Sedra Shorts

Ideas and commentaries on the weekly Torah readings.

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Location: Bet Shemesh, Israel

I taught Tanach in Immanuel College, London and in Hartman, Jerusalem. I was also an ATID fellow for 2 years. At present, I work for the Lookstein Center for Jewish Education in the Diaspora, in Bar-Ilan University, Israel. The purpose of this blog is to provide "sedra-shorts", short interesting ideas on the weekly Torah reading. Please feel free to use them and to send me your comments.

Friday, August 21, 2009

Parshat Shoftim

The King: A Biblical Argument

We have discussed in previous Sedra Shorts whether having a king, as brought in this week’s parsha, is an ideal (see below). This week we will see that this discussion was an ancient one, going as far back as the prophets.

Sefer Shoftm (Judges) teaches about the biblical era before Israel was governed by kings. While a quick survey of that period seems to suggest that it was dark and difficult, a more close reading will show that that the long periods of peace and quiet far outnumbered those of despair. The author of Sefer Shoftim does not dwell on the peaceful periods as it does not fit in with his aims. Yet, Israel’s tranquil lifestyle during the rule of the Judges, as recounted in the Book of Ruth, highlights the quiet of the period.

What is interesting is that throughout the book, Sefer Shoftim follows a cycle. Israel sins. This leads to a nation conquering them. This leads to Israel repenting which in turn leads to a judge (another name for a leader) saving them (See Shoftim 2:11-19). The cycle then begins again.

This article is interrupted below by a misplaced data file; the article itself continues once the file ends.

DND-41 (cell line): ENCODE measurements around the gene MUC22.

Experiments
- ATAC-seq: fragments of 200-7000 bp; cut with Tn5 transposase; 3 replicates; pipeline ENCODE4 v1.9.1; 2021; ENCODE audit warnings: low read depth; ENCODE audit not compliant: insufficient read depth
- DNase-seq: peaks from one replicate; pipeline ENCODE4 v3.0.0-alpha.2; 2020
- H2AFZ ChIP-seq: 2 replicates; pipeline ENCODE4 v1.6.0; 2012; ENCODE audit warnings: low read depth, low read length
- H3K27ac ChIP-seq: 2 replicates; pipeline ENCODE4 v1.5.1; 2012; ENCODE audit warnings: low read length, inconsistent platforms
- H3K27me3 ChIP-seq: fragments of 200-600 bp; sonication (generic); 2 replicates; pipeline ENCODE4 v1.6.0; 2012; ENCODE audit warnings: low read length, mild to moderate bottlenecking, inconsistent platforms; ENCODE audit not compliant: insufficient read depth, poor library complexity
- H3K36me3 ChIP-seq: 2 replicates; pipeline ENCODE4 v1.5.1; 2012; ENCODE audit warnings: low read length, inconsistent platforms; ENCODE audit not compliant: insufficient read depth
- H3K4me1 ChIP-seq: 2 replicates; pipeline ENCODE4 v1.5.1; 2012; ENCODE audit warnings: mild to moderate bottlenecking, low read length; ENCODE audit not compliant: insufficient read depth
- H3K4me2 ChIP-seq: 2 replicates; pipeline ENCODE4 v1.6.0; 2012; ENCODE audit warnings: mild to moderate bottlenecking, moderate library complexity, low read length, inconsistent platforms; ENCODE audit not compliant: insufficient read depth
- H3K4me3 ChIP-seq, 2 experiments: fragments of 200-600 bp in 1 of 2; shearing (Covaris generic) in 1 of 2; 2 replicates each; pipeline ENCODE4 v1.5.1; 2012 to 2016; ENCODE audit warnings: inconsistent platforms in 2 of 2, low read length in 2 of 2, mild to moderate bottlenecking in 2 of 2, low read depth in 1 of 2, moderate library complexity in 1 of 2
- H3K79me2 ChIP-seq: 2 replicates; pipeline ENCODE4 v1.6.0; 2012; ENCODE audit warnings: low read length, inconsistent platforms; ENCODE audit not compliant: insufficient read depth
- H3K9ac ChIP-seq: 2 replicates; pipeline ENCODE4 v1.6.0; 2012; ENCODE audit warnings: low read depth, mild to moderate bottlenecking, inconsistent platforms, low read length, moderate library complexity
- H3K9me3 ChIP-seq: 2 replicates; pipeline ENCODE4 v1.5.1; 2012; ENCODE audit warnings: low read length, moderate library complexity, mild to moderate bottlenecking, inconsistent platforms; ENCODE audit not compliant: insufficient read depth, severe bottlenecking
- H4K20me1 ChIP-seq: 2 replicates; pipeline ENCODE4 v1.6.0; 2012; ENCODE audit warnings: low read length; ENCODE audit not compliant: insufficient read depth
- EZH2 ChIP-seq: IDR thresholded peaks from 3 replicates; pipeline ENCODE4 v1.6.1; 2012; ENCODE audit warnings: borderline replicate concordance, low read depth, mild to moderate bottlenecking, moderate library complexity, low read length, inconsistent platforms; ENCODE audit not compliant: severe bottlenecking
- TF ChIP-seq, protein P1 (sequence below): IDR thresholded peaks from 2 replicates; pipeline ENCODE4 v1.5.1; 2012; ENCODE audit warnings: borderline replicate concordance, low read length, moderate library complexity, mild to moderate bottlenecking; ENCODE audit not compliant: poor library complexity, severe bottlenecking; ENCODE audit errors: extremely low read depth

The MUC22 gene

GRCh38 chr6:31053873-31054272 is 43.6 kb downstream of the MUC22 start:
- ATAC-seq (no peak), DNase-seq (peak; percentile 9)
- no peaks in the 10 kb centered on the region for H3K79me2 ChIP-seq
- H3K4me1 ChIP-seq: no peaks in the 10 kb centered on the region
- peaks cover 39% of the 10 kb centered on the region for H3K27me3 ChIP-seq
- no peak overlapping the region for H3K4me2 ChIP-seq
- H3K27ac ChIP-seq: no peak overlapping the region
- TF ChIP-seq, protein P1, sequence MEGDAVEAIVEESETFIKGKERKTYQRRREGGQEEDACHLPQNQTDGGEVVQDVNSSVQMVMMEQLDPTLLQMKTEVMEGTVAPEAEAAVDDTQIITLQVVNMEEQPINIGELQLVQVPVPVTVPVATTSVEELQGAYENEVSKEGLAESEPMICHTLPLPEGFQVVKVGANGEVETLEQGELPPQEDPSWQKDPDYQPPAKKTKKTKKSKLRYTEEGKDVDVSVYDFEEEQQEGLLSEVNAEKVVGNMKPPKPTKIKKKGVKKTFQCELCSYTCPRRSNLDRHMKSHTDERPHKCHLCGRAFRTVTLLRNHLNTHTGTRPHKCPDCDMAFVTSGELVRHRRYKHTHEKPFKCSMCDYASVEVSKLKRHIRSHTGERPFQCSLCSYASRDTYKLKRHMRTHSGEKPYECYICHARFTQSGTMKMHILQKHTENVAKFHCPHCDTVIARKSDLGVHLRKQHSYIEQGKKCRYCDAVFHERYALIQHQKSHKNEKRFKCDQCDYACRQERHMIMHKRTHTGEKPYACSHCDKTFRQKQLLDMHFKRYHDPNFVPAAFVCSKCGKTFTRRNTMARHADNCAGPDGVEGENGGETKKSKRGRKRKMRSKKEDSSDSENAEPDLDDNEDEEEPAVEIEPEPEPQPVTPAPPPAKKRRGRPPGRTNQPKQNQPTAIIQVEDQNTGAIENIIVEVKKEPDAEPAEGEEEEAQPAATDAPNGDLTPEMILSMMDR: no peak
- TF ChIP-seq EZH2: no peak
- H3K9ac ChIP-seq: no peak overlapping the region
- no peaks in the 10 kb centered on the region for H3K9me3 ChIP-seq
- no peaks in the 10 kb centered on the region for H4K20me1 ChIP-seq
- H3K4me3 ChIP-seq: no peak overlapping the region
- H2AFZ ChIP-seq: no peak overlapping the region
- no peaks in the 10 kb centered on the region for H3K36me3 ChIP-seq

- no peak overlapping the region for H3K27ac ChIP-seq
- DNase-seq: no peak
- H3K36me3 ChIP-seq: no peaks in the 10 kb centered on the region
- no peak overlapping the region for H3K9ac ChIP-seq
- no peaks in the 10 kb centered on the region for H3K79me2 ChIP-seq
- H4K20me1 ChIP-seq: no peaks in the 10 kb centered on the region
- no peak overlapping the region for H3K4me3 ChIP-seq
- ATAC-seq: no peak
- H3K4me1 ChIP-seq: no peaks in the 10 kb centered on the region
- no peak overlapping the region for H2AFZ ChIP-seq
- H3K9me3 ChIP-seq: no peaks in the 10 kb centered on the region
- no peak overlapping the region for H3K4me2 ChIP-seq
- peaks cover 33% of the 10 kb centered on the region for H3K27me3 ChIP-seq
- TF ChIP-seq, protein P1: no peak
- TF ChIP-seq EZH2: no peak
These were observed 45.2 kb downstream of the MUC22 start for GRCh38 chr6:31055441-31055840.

The prophet suggests that Israel’s difficulties and success has nothing to do with the lack of a strong leader, i.e., a king. It is all down to their loyalty to God. If Israel was loyal to God, the people flourished, however, if they were unfaithful, they suffered. Indeed, that is the main message of Sefer Shoftim.

However, Sefer Shoftim contains five chapters at the end of the book which give a different picture. There the statement: “It came to pass in those days, when there was no king in Israel, each man did what was right in his own eyes”, appears a number of times. The author is stressing that these terrible events occurred simply because Israel had no king and the people were therefore, lawless. The suggestion is clear: Israel needs a king.

How do we reconcile this contradiction within one book?

The final chapters of Sefer Shoftim do not fit in with the general style of the book. The first 16 chapters all focus on the different judges who ruled Israel in the pre-monarchial era. The last five chapters do not fit in with this style. They are simply two terrible stories that occurred in that time period.

Many modern scholars suggest that these two sections were written by different authors, but that since they dealt with the same era they were put together into one book, the final chapters acting as an appendix to the main part.

On the same line, we can suggest that the Rabbis combined these books to act as a debate into the benefits and the drawbacks of the monarchy. The first section arguing that Israel does not need a king; all it needs is to be loyal to God. While the second part argues that Israel needs a king for without a strong leader, everyone will do what is fitting in their eyes, leading to unfaithfulness to God.

Last year's Sedra Short on Parshat Shoftim entiled: "Why Not a King Now?" appears at

Last year's Sedra Short on Parshat Shoftim entiled: "The King and Sha'ul" appears at

Another Sedra Short on Parshat Shoftim entiled: "The King" appears at

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